Saied in late January nominated Fakhfakh, who a month later managed to win parliamentary approval for his coalition government.
When did the crisis begin?
Almost as soon as Fakhfakh was picked by the president.
The 48-year-old, an engineer by training and a former finance minister, drew the ire of Ennahdha after announcing his government would exclude parties suspected of corruption or whose ideology did not align with the goals of the 2011 revolution.
While Ennahdha had run its campaign on an anti-corruption platform, it quickly changed course and called for the inclusion of media mogul Nabil Karoui and his Qalb Tounes party.
In addition to run-ins with the law, Karoui has been accused of using his influential Nessma TV to bolster his political ambitions before the vote.
In the end, the prospect of new elections was said to have deterred Ennahdha and other parties from rejecting Fakhfakh’s government.
Did Fakhfakh lose Parliament’s confidence?
In recent weeks, Ennahdha had increasingly voiced its frustration with Fakhfakh, mainly over an alleged conflict of interest. Other factors, including the prime minister’s disregard for Ennahdha ministers in the decision-making process, are believed to also have played a role.
Last month, an independent legislator published documents showing Fakhfakh owned shares in companies that won government contracts worth 44 million dinars ($15m).
The prime minister denied the accusations and promised he would step down if investigators found any evidence of wrongdoing.
His voluntary departure last week came after Ennahdha said it would file a motion of no confidence in Parliament. That threat, however, was made obsolete when Saied stepped in and called on Fakhfakh to resign.
Why did Saied step in?
Tunisia’s political system is complex.
While Saied is the head of state, his mandate is constitutionally limited to foreign affairs and defence.
The prime minister is responsible for the day-to-day running of the government and steering economic policy.
As such, when Ennahdha leader and Speaker Rached Ghannouchi congratulated Libya’s internationally recognised government on fending off an offensive by renegade commander Khalifa Haftar, it seemed to many Ghannouchi was overstepping his bounds.
By calling on Fakhfakh to step down, Saied – a former constitutional law professor who won by a landslide in last year’s presidential runoff vote – effectively pre-empted Ennahdha from potentially having the upper hand in the next government’s formation.
Had Ennahdha succeeded in removing Fakhfakh via a no-confidence vote, it would have been tasked to form the country’s next government.
Fakhfakh will now lead a caretaker administration while the president must nominate a replacement who will have until August 26 to form a new government.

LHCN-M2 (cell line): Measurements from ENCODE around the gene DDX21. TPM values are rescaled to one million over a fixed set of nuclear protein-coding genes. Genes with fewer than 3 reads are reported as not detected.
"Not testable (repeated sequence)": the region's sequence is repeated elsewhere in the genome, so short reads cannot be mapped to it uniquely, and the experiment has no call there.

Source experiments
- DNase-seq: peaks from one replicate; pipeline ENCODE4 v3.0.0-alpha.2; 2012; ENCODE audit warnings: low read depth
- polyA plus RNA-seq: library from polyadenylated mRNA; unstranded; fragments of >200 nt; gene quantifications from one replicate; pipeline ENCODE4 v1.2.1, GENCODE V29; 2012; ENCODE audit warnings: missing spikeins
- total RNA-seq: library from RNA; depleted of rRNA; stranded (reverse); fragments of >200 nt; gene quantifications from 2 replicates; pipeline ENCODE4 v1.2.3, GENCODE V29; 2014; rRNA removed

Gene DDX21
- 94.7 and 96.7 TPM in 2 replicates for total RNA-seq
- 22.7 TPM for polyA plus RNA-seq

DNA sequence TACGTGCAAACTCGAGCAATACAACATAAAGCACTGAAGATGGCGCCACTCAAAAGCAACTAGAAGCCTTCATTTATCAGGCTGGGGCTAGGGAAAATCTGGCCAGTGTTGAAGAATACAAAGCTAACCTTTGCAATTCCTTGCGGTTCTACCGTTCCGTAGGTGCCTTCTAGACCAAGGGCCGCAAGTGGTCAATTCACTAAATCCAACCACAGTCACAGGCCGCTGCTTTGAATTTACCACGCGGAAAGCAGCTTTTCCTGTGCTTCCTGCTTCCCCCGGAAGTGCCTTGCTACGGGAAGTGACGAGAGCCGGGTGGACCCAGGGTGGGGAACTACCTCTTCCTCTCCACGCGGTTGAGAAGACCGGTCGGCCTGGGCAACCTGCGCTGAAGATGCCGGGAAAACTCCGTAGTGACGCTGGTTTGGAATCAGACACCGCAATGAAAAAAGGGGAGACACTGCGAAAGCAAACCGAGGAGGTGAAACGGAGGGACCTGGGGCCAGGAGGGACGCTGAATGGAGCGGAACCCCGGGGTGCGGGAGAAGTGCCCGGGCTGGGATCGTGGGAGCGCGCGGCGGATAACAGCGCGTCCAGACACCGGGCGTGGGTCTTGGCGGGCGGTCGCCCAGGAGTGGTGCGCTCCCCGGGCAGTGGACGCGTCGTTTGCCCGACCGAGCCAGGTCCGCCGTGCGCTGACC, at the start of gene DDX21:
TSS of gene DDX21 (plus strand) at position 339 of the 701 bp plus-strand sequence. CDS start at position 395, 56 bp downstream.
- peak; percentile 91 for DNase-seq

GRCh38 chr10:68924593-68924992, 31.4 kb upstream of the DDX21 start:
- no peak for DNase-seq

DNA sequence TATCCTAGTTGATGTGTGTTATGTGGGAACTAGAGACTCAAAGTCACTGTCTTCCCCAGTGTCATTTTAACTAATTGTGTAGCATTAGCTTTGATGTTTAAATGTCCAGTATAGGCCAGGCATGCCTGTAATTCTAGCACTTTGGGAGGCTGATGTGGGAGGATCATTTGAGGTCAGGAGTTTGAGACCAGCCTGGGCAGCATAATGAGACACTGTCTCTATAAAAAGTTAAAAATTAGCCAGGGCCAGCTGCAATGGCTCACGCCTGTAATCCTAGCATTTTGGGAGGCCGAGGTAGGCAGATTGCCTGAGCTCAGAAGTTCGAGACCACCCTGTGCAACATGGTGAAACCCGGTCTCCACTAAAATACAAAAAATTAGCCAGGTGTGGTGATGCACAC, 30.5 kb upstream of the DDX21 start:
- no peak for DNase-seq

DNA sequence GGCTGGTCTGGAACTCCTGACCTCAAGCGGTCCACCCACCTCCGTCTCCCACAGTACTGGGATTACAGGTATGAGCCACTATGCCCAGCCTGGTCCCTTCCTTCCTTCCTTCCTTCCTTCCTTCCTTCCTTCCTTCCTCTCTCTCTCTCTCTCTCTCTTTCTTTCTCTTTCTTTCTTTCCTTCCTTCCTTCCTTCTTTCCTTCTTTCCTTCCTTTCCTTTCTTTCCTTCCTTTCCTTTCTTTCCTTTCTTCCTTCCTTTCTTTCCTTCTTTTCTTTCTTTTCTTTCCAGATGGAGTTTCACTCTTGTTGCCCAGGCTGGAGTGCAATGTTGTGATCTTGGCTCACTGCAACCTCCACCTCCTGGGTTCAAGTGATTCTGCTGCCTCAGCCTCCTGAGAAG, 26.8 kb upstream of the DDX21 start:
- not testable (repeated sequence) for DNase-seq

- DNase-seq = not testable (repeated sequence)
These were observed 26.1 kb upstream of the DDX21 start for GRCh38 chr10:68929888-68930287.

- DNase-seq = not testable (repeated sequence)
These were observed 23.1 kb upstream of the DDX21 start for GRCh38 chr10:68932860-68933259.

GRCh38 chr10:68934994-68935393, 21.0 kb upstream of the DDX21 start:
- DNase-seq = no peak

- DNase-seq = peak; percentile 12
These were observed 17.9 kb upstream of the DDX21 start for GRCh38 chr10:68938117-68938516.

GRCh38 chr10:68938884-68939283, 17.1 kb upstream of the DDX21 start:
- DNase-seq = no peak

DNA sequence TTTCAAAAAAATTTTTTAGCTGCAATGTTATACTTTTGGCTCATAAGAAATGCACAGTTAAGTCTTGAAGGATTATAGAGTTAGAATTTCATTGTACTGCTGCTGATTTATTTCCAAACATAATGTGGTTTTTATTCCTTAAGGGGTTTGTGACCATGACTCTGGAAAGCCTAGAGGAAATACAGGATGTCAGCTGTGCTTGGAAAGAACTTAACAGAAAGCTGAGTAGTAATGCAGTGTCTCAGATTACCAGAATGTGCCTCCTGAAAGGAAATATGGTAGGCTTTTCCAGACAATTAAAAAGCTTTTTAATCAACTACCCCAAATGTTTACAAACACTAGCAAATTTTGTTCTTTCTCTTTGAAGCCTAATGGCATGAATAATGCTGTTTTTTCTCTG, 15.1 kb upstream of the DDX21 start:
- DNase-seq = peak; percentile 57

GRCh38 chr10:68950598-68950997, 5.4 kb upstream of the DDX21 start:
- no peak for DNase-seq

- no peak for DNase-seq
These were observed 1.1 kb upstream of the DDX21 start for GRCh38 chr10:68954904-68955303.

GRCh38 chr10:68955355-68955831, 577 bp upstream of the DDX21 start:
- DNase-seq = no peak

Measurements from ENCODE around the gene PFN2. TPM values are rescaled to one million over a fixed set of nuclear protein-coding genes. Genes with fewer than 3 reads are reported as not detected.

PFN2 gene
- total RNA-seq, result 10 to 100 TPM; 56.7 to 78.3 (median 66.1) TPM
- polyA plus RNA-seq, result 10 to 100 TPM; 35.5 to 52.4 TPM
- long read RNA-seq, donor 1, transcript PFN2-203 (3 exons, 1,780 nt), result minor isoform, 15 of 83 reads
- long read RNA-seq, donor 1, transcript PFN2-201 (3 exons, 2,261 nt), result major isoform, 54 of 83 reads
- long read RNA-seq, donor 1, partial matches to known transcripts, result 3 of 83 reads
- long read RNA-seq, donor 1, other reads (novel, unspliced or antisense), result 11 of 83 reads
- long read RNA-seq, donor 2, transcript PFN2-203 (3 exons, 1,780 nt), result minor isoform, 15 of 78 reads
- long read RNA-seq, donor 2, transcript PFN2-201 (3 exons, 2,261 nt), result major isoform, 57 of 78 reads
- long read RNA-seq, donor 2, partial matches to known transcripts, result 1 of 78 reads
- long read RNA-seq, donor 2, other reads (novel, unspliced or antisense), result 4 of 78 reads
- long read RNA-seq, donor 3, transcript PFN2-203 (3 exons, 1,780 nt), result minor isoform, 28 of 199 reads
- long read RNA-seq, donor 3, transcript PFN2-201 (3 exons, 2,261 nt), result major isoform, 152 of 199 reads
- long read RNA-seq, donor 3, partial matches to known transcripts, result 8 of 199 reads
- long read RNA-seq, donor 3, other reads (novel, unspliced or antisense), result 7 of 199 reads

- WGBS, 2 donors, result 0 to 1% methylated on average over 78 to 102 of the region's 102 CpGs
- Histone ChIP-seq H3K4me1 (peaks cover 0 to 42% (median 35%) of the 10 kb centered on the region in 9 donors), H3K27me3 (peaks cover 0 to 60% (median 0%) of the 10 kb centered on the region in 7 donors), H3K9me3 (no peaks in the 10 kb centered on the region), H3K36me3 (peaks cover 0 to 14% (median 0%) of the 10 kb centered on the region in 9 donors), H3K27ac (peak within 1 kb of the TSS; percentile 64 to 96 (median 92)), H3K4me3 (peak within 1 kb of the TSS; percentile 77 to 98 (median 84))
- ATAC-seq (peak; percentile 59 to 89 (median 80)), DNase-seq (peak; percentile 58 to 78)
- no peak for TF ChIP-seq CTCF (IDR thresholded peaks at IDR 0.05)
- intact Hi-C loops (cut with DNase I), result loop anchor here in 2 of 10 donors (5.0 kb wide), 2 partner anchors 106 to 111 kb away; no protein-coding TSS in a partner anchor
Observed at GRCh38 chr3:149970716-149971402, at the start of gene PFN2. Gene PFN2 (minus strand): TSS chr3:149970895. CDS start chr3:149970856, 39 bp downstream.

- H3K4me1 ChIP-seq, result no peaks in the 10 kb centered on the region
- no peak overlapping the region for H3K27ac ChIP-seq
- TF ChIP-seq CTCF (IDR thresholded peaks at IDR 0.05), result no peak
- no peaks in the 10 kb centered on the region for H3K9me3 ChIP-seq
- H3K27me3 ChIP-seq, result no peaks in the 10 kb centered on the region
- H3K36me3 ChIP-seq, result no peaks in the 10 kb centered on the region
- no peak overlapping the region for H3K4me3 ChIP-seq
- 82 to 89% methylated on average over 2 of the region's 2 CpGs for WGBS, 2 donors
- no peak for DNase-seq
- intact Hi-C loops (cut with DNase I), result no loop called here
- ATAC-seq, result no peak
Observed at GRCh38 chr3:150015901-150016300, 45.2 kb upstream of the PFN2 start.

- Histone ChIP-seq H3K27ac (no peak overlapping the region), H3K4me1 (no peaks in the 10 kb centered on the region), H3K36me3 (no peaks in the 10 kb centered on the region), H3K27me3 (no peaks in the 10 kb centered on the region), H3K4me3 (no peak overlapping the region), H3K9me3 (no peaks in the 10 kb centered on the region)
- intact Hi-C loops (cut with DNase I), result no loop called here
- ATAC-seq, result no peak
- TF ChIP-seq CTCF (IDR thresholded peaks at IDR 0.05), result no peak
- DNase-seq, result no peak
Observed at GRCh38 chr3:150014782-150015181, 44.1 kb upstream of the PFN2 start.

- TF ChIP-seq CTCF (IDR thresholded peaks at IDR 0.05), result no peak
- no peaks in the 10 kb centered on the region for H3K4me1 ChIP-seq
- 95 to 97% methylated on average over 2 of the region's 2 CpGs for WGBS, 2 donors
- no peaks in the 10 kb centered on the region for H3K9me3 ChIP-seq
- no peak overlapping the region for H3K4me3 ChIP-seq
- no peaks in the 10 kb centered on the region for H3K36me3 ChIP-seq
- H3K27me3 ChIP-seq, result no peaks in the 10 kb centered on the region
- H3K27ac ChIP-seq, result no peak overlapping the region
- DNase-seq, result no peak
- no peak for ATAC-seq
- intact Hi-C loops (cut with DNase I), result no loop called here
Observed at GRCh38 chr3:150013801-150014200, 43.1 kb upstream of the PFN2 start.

Failure to agree on a new head of government will lead to Parliament’s dissolution and new elections within three months.
Max Gallien, research fellow at the UK-based Institute of Development Studies, said Tunisia’s political crisis stems from last year’s legislative and presidential elections when a “fractured Parliament without a mandate and a popular president without a parliamentary base” were voted into office.
“If the last days are any indication, building a stable government may take more than just a new prime minister,” Gallien said.
‘Political virus’: China rounds on Hong Kong protesters
China has again condemned Hong Kong’s protesters calling them a ‘political virus’ [File: Susana Vera/Reuters] China’s Hong Kong Affairs office on Wednesday condemned Hong Kong protesters as a “political virus”, warning the territory would never be calm until the protesters were removed. In a statement, the office described the protesters as violent people who wanted…
China has again condemned Hong Kong’s protesters calling them a ‘political virus’ [File: Susana Vera/Reuters]
China’s Hong Kong Affairs office on Wednesday condemned Hong Kong protesters as a “political virus”, warning the territory would never be calm until the protesters were removed.
In a statement, the office described the protesters as violent people who wanted independence for Hong Kong. It said Beijing would not sit by “with this demented force in place” and stressed China’s greatest responsibility was in maintaining order and safeguarding national security.
Crackdown on Hong Kong activists sparks talk of renewed protests
Hong Kong pro-democracy activists arrested in police swoop
Anti-government sentiment persists in Hong Kong
After weeks of coronavirus restrictions, groups of protesters have begun to re-emerge, resuming a campaign that began a year ago after the government tried to push through a now-dropped bill that would have allowed people to be sent for trial in mainland China. The arrests last month of some of the territory’s most prominent democracy campaigners has also added new momentum to the protests.
Organisers are planning a march on Sunday in what could become the first significant demonstration since the coronavirus outbreak. Although protesters do not expect to get permission for the rally many young people have said they will attend as social-distancing controls have been relaxed.
On Tuesday, China-aligned Hong Kong politicians led by former chief executive Tung Chee-hwa launched the Hong Kong Coalition, calling for the adherence to “one country, two systems”, the framework that was put in place when the then-British colony was returned to China in 1997 and is supposed to provide for freedoms not seen elsewhere in China.
Global Times, China’s state-run tabloid, said the coalition had 1,545 members from “all walks of life” and the coalition’s goal was “to get Hong Kong moving again by reinvigorating the economy and restoring the rule of law to boost investors’ and law enforcers’ confidence in the city.”
The group will work with the Hong Kong government, it said. Its first major campaign will be distributing face masks in 18 districts of the territory on Sunday and Monday.
Al Jazeera and news agencies